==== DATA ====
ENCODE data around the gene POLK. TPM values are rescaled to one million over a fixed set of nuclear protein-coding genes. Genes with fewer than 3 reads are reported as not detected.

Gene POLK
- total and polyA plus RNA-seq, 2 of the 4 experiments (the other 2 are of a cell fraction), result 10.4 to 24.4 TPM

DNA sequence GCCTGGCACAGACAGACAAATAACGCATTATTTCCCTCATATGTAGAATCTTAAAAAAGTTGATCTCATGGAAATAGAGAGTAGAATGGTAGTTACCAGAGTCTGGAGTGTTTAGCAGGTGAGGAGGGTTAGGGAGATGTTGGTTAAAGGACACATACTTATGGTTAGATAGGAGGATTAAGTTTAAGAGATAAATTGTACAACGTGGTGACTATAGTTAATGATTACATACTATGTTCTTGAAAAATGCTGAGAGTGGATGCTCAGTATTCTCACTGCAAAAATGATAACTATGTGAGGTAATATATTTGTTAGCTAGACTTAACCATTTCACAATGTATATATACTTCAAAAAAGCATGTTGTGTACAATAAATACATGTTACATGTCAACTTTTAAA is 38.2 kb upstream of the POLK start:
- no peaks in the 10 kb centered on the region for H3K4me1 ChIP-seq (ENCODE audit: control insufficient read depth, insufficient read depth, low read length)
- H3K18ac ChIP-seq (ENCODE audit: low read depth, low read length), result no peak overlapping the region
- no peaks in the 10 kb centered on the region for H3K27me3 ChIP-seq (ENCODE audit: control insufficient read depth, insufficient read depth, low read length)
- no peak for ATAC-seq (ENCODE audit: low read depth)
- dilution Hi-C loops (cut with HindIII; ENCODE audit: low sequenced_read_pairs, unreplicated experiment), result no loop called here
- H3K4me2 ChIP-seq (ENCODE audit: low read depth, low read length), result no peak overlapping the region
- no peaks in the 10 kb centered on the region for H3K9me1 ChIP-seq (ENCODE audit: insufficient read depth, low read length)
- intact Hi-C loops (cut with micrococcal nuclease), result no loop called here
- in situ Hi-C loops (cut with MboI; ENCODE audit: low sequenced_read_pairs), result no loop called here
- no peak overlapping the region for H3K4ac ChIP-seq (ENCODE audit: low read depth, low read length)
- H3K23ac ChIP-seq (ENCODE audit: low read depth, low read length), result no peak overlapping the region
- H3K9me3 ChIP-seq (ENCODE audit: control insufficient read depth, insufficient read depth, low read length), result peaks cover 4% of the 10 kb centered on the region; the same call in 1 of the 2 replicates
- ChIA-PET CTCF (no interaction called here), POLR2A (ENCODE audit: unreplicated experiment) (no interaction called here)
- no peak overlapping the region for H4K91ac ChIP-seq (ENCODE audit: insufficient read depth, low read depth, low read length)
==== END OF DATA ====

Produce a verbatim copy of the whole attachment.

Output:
ENCODE data around the gene POLK. TPM values are rescaled to one million over a fixed set of nuclear protein-coding genes. Genes with fewer than 3 reads are reported as not detected.

Gene POLK
- total and polyA plus RNA-seq, 2 of the 4 experiments (the other 2 are of a cell fraction), result 10.4 to 24.4 TPM

DNA sequence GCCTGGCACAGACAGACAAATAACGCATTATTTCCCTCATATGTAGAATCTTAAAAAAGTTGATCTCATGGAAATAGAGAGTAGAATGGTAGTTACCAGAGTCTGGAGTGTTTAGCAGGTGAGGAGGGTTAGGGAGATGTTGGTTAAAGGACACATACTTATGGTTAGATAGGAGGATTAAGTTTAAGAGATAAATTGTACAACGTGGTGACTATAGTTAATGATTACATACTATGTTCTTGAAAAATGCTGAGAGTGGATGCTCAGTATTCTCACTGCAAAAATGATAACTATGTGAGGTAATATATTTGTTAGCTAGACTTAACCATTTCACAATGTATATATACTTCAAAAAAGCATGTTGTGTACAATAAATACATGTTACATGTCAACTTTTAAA is 38.2 kb upstream of the POLK start:
- no peaks in the 10 kb centered on the region for H3K4me1 ChIP-seq (ENCODE audit: control insufficient read depth, insufficient read depth, low read length)
- H3K18ac ChIP-seq (ENCODE audit: low read depth, low read length), result no peak overlapping the region
- no peaks in the 10 kb centered on the region for H3K27me3 ChIP-seq (ENCODE audit: control insufficient read depth, insufficient read depth, low read length)
- no peak for ATAC-seq (ENCODE audit: low read depth)
- dilution Hi-C loops (cut with HindIII; ENCODE audit: low sequenced_read_pairs, unreplicated experiment), result no loop called here
- H3K4me2 ChIP-seq (ENCODE audit: low read depth, low read length), result no peak overlapping the region
- no peaks in the 10 kb centered on the region for H3K9me1 ChIP-seq (ENCODE audit: insufficient read depth, low read length)
- intact Hi-C loops (cut with micrococcal nuclease), result no loop called here
- in situ Hi-C loops (cut with MboI; ENCODE audit: low sequenced_read_pairs), result no loop called here
- no peak overlapping the region for H3K4ac ChIP-seq (ENCODE audit: low read depth, low read length)
- H3K23ac ChIP-seq (ENCODE audit: low read depth, low read length), result no peak overlapping the region
- H3K9me3 ChIP-seq (ENCODE audit: control insufficient read depth, insufficient read depth, low read length), result peaks cover 4% of the 10 kb centered on the region; the same call in 1 of the 2 replicates
- ChIA-PET CTCF (no interaction called here), POLR2A (ENCODE audit: unreplicated experiment) (no interaction called here)
- no peak overlapping the region for H4K91ac ChIP-seq (ENCODE audit: insufficient read depth, low read depth, low read length)